Nordhavn has a series of advertisements that feature Nordhavn owners, and their cruising adventures.
Yesterday, Nordhavn’s marketing department called to ask for permission to feature our boat in an ad. I figured that they wanted to talk about someplace exotic we had cruised, but it was nothing like that.
To my surprise, they are focusing on something I said in an article in the current issue of Southern Boating magazine. At the end of the interview the reporter asked what engines we have in the boat. I said “twin Luggers, each with 340HP”. The reporter seemed surprised by this, and asked why I didn’t get larger engines. I said that if anything, I should have gotten smaller engines; that our boat reaches its’ maximum speed at only 220HP (110 per engine), and that if anything, my boat is OVERpowered.” It still amazes me that you can move a 100 ton boat, at hull speed, with only 220 HP.
It was just a “throwaway comment” and I thought it off topic, but Nordhavn’s marketing group liked the idea of taunting the fuel efficiency of Nordhavns. I thought of it as a strange way to sell boats, but they may on the right track. In addition to our Nordhavn I own a Ocean 48 sportfisher that we use in Mexico. It gulps 40+ gallons per hour, and has gotten so expensive to operate that I hardly use it. I asked Nordhavn for permission to post the ad on my website, and they said yes, but not now, because they are still tweaking the ad.
Southern Boating misinterpreted my comment and wrote that I wished I had built the boat with smaller engines. That is incorrect. I’m very happy with my engines, and wanted the comfort of knowing that either engine was easily capable of running the boat, should the other fail.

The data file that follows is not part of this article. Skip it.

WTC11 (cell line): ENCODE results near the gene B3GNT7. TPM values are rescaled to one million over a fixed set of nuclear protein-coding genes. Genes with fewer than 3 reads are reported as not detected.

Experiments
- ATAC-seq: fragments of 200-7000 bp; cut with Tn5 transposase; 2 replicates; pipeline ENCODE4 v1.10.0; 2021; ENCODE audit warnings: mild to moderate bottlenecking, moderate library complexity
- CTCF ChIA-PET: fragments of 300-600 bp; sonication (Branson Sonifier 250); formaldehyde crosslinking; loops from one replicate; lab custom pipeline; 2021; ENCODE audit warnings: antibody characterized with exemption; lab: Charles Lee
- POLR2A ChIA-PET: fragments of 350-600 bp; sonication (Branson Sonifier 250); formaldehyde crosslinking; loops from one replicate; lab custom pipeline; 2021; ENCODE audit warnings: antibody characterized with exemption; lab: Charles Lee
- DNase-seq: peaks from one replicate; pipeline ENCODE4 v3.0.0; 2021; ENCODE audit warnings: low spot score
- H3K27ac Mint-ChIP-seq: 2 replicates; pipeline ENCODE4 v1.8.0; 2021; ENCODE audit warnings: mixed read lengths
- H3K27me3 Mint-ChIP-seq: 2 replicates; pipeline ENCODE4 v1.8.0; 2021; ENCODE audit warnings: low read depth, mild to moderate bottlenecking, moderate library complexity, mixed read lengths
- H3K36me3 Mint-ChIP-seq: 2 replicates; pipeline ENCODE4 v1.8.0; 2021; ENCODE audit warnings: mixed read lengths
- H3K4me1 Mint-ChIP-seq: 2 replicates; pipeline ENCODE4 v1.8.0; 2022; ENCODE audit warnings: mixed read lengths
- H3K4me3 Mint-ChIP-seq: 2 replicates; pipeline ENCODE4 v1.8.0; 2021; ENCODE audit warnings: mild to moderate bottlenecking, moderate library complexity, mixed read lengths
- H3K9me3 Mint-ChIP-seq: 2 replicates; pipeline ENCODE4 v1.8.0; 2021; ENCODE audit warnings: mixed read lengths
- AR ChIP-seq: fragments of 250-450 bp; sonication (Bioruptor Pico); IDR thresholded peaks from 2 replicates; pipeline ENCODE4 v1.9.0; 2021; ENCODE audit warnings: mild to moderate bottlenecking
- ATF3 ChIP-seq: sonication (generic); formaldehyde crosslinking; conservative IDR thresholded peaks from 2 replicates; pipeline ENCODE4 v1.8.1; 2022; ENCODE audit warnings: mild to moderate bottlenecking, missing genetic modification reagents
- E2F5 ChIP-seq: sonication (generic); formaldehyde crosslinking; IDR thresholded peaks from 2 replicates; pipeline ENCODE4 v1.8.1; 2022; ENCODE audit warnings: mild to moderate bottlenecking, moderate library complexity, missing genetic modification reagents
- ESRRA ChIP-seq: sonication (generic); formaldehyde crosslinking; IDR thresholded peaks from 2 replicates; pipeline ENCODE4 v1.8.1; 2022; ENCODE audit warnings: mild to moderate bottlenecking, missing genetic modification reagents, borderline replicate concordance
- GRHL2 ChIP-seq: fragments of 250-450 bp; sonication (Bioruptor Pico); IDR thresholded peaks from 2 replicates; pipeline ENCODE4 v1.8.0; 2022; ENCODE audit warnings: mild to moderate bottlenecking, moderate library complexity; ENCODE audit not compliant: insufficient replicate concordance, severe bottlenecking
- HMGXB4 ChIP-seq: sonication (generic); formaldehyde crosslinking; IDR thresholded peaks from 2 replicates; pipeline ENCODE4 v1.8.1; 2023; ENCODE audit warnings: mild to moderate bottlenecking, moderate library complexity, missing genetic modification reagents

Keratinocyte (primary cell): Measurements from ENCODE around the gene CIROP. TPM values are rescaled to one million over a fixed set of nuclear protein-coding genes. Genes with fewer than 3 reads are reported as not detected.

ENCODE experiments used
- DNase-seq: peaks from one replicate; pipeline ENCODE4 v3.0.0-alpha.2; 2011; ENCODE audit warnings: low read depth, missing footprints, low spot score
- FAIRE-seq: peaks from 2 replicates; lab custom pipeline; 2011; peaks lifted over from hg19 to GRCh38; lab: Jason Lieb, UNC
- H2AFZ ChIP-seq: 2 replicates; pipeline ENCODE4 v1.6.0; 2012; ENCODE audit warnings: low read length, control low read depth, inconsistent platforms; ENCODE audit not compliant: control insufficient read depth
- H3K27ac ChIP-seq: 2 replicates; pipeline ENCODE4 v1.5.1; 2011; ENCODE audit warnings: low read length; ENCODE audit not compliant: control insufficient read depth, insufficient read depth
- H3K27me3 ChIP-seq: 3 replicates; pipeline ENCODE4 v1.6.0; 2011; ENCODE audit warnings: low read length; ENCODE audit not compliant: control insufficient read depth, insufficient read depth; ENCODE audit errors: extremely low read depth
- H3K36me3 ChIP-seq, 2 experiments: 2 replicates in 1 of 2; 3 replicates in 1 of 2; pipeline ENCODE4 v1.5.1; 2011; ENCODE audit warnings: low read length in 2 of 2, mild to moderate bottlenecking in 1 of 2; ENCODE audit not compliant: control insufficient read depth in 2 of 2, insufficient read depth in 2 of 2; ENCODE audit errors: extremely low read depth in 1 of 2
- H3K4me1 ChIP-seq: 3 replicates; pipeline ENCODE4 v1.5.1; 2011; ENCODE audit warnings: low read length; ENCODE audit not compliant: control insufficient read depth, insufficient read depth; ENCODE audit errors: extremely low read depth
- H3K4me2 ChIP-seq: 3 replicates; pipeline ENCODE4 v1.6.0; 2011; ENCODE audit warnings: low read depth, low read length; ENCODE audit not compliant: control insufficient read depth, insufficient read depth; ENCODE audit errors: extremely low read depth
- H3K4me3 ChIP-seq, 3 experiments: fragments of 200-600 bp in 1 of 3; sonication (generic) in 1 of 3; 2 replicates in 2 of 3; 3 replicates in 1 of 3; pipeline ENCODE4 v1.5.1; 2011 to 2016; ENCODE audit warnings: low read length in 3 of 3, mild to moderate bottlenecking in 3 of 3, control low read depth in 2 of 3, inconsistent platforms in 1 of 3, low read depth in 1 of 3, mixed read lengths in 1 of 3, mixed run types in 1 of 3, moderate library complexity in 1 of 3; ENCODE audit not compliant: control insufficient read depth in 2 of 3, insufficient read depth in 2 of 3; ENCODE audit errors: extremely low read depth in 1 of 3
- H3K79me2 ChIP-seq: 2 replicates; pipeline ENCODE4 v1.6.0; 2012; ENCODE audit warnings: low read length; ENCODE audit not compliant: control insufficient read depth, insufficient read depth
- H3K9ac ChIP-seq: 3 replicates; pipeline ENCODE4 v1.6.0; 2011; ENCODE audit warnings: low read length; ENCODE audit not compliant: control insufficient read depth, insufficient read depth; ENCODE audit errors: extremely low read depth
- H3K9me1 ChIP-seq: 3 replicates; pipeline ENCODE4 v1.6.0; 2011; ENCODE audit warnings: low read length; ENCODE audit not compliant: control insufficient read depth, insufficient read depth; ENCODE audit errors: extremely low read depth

On a different topic… I’ve been swapping emails with Milt Baker, a Nordhavn 47 owner now cruising in Croatia, about our dogs. Roberta and I travel everywhere with our dog Shelby, and Milt and Judy travel with their schipperke Katy. Milt mentioned he had gotten an EU pet passport for Katy, and I wanted to know the process so we could get one for Shelby. When I asked Milt whether an EU Pet Passport might be helpful in getting Shelby into England or Australia, this is what he responded: “….I believe requirements for both countries have eased for dogs in recent years, but we got her the passport from a vet in Spain (no doubt you could do the same with a vet near St. Tropez) because we wanted to be able to ease her into and out of EU countries and never looked into going farther afield with her. Truth is, we’ve gone from Spain to France to Italy to Montenegro to Croatia since April and nobdy has even asked for Katy’s passport. They don’t really care…..”
Prior to Roberta and I coming here to France we went through a long painful process to get all her paperwork “just right.” To no great surprise, they never looked at her paperwork at the airport. However, I’m SURE that had I not had all the paperwork they would have asked for it – so, there is no easy solution.
As dog owners, the lenient attitude to dogs here is wonderful. I gave a long list of dinner reservations to a concierge recently, that included some very high-end restaurants, and asked that he phone each one to ask if Shelby could come to dinner. His response: There is no problem taking your dog to any of the restaurants on your list.
Here’s a photo of Roberta hiking with Shelby yesterday along the coast at St Jean Cap Ferrat. We have walked hundreds of miles of the coastline of southern france, and bring a stroller for Shelby when it gets too hot for her.
Shelby is spoiled!